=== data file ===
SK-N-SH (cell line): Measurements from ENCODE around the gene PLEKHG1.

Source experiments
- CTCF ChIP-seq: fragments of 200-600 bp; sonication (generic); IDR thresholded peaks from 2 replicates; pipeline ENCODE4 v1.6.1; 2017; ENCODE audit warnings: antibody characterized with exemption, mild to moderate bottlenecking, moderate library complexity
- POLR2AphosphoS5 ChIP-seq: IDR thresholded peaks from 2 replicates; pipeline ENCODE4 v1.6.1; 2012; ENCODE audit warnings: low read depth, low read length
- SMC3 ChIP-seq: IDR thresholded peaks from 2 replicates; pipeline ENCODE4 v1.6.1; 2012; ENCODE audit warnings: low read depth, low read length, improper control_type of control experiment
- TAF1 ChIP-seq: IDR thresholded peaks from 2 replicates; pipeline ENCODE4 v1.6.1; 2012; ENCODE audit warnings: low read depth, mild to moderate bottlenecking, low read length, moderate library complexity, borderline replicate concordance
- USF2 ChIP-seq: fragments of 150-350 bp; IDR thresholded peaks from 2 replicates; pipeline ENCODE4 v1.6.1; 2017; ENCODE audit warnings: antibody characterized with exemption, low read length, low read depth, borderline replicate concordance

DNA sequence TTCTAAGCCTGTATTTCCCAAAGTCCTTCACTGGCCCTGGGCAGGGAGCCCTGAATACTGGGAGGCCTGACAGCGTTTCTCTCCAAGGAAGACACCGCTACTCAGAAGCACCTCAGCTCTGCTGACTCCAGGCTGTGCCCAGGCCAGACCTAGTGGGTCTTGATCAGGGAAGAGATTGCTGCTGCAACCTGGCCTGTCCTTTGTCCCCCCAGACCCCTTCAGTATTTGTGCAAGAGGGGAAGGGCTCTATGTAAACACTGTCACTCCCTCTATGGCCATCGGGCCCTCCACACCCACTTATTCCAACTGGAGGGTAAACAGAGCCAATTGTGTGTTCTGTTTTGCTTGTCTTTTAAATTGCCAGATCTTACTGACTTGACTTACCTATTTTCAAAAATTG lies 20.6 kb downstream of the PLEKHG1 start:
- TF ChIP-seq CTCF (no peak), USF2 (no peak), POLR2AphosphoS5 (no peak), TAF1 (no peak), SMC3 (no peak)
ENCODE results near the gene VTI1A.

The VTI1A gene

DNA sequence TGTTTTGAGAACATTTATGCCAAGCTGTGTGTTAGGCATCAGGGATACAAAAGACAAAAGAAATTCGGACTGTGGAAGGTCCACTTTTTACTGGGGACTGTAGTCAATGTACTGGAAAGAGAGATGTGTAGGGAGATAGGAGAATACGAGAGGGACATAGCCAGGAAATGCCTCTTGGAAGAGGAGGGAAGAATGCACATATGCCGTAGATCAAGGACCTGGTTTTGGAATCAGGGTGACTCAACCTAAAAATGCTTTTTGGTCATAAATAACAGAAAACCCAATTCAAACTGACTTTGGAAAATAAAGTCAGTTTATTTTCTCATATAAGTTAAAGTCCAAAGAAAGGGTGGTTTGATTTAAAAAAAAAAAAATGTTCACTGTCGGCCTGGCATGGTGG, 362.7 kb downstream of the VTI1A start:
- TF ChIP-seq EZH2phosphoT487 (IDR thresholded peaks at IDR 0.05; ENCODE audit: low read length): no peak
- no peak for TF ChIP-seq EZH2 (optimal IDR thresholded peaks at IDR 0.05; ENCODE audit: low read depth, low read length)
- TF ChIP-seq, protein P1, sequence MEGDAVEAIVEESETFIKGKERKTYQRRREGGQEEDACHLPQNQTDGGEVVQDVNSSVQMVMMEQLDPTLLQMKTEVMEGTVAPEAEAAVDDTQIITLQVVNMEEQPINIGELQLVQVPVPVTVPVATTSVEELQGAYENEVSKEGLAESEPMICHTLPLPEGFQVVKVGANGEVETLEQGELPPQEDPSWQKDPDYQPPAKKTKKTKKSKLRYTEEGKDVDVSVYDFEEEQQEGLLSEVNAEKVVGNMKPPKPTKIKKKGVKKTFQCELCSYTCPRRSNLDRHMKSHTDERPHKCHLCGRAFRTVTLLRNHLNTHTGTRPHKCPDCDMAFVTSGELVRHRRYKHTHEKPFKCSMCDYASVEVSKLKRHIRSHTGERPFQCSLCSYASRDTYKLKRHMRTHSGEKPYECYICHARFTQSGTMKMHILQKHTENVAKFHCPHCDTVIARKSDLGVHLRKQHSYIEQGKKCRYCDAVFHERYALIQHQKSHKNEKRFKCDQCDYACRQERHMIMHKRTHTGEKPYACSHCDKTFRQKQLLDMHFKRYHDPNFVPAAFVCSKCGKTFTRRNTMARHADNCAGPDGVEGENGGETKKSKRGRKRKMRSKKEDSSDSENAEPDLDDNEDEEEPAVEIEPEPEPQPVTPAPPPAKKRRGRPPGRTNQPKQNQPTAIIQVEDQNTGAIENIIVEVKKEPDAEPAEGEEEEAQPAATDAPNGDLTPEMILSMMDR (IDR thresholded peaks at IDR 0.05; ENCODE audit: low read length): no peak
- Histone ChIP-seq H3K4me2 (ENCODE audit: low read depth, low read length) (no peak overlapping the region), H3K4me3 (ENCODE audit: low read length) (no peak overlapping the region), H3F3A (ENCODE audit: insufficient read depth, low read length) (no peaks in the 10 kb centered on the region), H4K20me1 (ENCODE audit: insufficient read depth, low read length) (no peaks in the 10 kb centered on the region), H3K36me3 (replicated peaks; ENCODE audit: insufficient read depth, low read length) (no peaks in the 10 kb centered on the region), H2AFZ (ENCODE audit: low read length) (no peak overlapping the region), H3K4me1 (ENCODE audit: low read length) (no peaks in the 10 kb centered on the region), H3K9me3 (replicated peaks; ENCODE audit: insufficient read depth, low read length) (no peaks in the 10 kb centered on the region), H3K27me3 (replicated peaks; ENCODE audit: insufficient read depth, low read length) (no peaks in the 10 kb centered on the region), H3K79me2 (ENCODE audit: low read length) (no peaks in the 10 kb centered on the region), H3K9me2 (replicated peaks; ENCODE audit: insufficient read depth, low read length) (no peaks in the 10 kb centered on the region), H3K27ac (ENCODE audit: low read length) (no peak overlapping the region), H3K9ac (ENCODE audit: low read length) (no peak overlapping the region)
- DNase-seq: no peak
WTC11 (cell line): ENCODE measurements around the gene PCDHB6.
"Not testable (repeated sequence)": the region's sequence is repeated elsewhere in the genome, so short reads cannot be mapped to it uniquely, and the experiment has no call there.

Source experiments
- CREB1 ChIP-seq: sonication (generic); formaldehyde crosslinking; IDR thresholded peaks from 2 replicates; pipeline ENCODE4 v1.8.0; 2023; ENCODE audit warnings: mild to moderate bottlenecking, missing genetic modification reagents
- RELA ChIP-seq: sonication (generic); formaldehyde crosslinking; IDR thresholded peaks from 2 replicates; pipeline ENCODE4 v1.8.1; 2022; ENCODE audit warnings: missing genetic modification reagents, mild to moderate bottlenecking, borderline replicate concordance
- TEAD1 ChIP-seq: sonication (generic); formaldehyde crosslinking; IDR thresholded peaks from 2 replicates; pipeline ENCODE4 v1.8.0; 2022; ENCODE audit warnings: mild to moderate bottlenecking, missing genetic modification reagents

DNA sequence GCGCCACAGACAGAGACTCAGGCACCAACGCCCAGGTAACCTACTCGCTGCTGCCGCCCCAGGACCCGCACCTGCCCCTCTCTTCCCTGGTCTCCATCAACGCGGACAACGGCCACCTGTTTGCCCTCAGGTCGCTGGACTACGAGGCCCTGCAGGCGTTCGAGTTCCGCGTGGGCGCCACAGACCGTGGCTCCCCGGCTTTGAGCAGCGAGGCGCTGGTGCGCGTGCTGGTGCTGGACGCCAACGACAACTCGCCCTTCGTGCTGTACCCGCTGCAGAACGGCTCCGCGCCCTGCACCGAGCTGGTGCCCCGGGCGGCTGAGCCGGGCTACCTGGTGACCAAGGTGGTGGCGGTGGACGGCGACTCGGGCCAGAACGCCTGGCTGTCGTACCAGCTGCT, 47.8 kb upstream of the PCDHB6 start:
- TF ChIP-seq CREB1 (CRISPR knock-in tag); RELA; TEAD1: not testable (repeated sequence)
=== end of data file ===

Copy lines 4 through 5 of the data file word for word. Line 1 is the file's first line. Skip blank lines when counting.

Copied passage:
- POLR2AphosphoS5 ChIP-seq: IDR thresholded peaks from 2 replicates; pipeline ENCODE4 v1.6.1; 2012; ENCODE audit warnings: low read depth, low read length
- SMC3 ChIP-seq: IDR thresholded peaks from 2 replicates; pipeline ENCODE4 v1.6.1; 2012; ENCODE audit warnings: low read depth, low read length, improper control_type of control experiment